More and more, researchers are beginning to appreciate the importance of studying the effects of conflict on population health. As physical anthropologists looking for ways to assess violence against non-combatant civilians, we discovered the “Dirty War Index” (DWI), first introduced by Hicks and Spagat (2008). Used to determine the ‘dirtiness’ of combat, the DWI is generally considered a modern public health tool. However, we also found it effective in looking at past conflict, when paired with bioarchaeological methods and historic research. Recently, we have conducted a couple of case studies using the DWI, including one on the twenty-first century Syrian Civil War, and another on the mid-nineteenth century Mountain Meadows Massacre in Utah.
The DWI is a simple ratio that empirically assesses “dirty” acts. This allows us to compare trends across different combatant groups, combat events, and armed conflicts. The denominator is the total potential times a certain undesirable action COULD occur, and the numerator is how many times it DID occur. For example, to assess the number of prisoners tortured, one would place the total number of prisoners taken in the denominator, and the total number of prisoners tortured in the numerator. A DWI of 100 would be extremely ‘dirty,’ and a DWI of 0 would be perfectly ‘clean.’ Using this approach gives us the opportunity to compare combat events in a concrete way, in an attempt to understand which events were the ‘dirtiest.’
This method was ideal for our research, because of its adaptability to the different cultural and societal norms of the past. In the results from our case studies, we found that the DWI can yield more detailed, or even different, results than accepted reports. For example, although published epidemiological analyses demonstrate overall harm to children, our Syrian War case study showed a more precise picture of which combatant groups cause the most harm. In comparing child deaths from chemical weapons, the Syrian Army generated a DWI of 13.2, and non-state-armed groups (NSAGs) generated a DWI of 0. In our historic case study, we looked at the Mountain Meadows Massacre, an incident from 1857 in which nearly an entire wagon train was killed at the hands of local settlers. The DWI analysis painted a very different picture from the popular news of the time, which described the settlers as brutal “child killers.” Although the DWI for other violent actions was extremely high (in some cases 100), the DWI for child mortality was low; only 3.57. These case studies indicate that the DWI may provide details either missed by different methods of analysis or left out by political and historical accounts. The latter example also highlights the exaggeration and distortion of facts that frequently occurs for emotional or political reasons when reporting news. By using counts to examine the severity of an event, the DWI cuts through political and emotional hyperbole.
In short, our results emphasize the potential empirical value of the DWI as a method for evaluating the morality of armed conflicts by quantifying their effects on various aspects of population health. They also demonstrate the adaptability of the method when applied to past conflicts, expanding the possible political interpretations of events. In present terms, the DWI is a means of drawing attention to the atrocities of war and encouraging methods of prevention and avoidance for the future.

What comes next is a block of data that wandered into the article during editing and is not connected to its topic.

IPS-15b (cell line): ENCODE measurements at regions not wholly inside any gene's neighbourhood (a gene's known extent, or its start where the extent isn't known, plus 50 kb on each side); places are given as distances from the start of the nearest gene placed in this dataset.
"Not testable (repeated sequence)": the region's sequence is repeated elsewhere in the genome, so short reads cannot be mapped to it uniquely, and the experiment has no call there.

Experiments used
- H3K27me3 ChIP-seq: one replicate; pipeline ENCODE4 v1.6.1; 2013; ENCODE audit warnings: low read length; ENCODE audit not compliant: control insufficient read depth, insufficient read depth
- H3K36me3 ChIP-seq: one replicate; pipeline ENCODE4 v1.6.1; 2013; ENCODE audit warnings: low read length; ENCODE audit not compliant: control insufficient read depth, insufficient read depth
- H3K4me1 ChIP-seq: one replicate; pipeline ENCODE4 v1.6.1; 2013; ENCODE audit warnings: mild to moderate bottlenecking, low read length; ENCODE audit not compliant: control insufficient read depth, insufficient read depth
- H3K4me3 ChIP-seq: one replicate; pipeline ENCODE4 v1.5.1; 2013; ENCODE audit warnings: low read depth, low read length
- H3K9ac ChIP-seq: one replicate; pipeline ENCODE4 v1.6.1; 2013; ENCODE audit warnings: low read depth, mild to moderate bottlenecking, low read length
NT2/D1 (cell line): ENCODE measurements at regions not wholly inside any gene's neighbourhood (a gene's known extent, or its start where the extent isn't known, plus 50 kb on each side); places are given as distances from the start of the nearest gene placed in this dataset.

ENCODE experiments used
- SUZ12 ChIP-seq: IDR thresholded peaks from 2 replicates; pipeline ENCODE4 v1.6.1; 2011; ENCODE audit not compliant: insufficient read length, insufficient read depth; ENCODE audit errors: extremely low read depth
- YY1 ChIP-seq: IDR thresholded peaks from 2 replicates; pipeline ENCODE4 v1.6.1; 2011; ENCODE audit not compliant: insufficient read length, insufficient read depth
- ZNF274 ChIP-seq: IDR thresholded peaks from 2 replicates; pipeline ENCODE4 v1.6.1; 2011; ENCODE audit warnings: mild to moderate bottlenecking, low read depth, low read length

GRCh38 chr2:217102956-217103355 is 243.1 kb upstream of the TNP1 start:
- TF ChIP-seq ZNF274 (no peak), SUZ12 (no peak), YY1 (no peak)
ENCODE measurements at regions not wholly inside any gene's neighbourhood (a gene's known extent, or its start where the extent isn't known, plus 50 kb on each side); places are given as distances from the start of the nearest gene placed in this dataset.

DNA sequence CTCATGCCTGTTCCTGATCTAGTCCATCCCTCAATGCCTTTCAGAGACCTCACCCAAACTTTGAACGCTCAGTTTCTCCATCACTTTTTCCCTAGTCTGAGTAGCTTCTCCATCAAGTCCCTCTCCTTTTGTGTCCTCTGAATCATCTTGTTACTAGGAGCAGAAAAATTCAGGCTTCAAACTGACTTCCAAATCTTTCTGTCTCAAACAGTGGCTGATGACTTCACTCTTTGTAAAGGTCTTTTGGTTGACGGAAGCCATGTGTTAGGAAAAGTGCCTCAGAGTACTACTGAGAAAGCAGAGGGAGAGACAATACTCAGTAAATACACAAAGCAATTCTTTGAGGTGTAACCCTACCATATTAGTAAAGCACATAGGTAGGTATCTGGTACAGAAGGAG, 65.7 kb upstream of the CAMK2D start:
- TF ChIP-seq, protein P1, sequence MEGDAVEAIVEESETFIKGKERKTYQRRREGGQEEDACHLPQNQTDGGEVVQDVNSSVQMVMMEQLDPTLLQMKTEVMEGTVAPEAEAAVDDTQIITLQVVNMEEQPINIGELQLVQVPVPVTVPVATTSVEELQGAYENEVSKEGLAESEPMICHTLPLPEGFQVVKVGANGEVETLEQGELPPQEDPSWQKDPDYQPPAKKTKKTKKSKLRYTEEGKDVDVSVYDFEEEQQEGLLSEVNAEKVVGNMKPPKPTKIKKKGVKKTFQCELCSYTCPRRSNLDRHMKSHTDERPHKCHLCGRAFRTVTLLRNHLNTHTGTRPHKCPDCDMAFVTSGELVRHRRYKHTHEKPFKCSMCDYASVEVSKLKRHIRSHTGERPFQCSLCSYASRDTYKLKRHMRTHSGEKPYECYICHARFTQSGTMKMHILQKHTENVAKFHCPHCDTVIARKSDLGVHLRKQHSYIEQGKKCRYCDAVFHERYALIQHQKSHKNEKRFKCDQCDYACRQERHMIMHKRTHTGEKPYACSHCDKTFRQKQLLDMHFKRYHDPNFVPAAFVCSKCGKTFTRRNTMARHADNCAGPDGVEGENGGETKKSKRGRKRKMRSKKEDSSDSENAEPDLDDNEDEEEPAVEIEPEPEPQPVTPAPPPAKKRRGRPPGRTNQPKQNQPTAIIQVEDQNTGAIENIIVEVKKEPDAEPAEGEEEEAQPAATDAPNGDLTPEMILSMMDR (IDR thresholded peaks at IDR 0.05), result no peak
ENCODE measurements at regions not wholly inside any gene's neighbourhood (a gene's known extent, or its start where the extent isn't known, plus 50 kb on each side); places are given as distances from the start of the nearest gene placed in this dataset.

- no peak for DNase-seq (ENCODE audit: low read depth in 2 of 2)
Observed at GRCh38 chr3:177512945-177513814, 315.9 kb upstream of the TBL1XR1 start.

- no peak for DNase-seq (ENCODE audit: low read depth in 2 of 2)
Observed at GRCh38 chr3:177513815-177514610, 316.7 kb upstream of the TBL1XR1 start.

Hicks MH-R, Spagat M (2008) The Dirty War Index: A public health and human rights tool for examining and monitoring armed conflict outcomes. PLoS Med 5:e243
Molly Zuckerman and Petra Banks have an upcoming chapter with Michelle Davenport and Ryan King examining trauma and recidivistic trauma in individuals with chronic syphilis in post-medieval London. This chapter will be published in Broken Bones, Broken Bodies: Bioarchaeology and Forensic Approaches of Accumulative Trauma and Violence edited by Caryn Tegtmeyer and Debra Martin. In addition, Molly Zuckerman, together with Anna Osterholtz, will be organizing an invited session at the 2018 AAAs which will gather scholars to present works focused on the approaches, advantages, disadvantages, and future of the integrating of methods and theory from public health into biological anthropology, specifically into bioarchaeology and paleopathology. Petra Banks is currently working towards completion of her Master’s thesis examining patterns of blast trauma in skeletal remains.
Molly K Zuckerman: Molly K. Zuckerman is an associate professor in the Department of Anthropology and Middle Eastern Cultures at Mississippi State University. She earned her BA degrees in Anthropology and Women’s Studies at Pennsylvania State University, and her MA and PhD in Anthropology at Emory University. Her research interests include the evolution and disease ecology of infectious disease, with a focus in treponemal disease, the reconstruction of social identity from human skeletal remains, diagnostic methods in paleopathology, the study of ancient disease, and epidemiologic transitions.